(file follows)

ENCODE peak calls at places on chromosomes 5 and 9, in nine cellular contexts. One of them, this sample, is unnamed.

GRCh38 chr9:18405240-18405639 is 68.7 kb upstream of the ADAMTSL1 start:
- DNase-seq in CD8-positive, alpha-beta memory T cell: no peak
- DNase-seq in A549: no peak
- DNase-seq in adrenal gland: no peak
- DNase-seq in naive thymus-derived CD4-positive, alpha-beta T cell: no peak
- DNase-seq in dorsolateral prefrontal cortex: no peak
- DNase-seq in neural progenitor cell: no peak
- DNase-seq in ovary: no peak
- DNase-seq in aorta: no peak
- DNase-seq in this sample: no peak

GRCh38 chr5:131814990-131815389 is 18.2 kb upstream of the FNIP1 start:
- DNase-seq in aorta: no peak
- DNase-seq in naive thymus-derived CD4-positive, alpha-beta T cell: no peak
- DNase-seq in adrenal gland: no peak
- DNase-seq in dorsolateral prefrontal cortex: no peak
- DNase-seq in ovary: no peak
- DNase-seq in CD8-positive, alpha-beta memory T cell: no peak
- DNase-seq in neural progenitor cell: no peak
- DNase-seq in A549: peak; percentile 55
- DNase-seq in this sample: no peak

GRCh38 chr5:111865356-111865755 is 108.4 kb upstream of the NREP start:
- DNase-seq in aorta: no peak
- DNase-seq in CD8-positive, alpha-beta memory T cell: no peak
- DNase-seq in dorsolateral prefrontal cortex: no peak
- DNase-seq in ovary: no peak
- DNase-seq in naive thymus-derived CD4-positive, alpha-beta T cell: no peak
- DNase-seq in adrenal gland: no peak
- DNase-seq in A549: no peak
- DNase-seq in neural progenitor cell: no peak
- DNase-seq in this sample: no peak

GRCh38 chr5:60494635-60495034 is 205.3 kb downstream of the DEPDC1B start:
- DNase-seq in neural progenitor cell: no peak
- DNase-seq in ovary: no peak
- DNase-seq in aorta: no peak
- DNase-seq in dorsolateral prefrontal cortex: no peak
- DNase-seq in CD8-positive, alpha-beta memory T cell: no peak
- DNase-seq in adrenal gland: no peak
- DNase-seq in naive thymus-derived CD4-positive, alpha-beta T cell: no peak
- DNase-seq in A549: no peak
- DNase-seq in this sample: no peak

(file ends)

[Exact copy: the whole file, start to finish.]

ENCODE peak calls at places on chromosomes 5 and 9, in nine cellular contexts. One of them, this sample, is unnamed.

GRCh38 chr9:18405240-18405639 is 68.7 kb upstream of the ADAMTSL1 start:
- DNase-seq in CD8-positive, alpha-beta memory T cell: no peak
- DNase-seq in A549: no peak
- DNase-seq in adrenal gland: no peak
- DNase-seq in naive thymus-derived CD4-positive, alpha-beta T cell: no peak
- DNase-seq in dorsolateral prefrontal cortex: no peak
- DNase-seq in neural progenitor cell: no peak
- DNase-seq in ovary: no peak
- DNase-seq in aorta: no peak
- DNase-seq in this sample: no peak

GRCh38 chr5:131814990-131815389 is 18.2 kb upstream of the FNIP1 start:
- DNase-seq in aorta: no peak
- DNase-seq in naive thymus-derived CD4-positive, alpha-beta T cell: no peak
- DNase-seq in adrenal gland: no peak
- DNase-seq in dorsolateral prefrontal cortex: no peak
- DNase-seq in ovary: no peak
- DNase-seq in CD8-positive, alpha-beta memory T cell: no peak
- DNase-seq in neural progenitor cell: no peak
- DNase-seq in A549: peak; percentile 55
- DNase-seq in this sample: no peak

GRCh38 chr5:111865356-111865755 is 108.4 kb upstream of the NREP start:
- DNase-seq in aorta: no peak
- DNase-seq in CD8-positive, alpha-beta memory T cell: no peak
- DNase-seq in dorsolateral prefrontal cortex: no peak
- DNase-seq in ovary: no peak
- DNase-seq in naive thymus-derived CD4-positive, alpha-beta T cell: no peak
- DNase-seq in adrenal gland: no peak
- DNase-seq in A549: no peak
- DNase-seq in neural progenitor cell: no peak
- DNase-seq in this sample: no peak

GRCh38 chr5:60494635-60495034 is 205.3 kb downstream of the DEPDC1B start:
- DNase-seq in neural progenitor cell: no peak
- DNase-seq in ovary: no peak
- DNase-seq in aorta: no peak
- DNase-seq in dorsolateral prefrontal cortex: no peak
- DNase-seq in CD8-positive, alpha-beta memory T cell: no peak
- DNase-seq in adrenal gland: no peak
- DNase-seq in naive thymus-derived CD4-positive, alpha-beta T cell: no peak
- DNase-seq in A549: no peak
- DNase-seq in this sample: no peak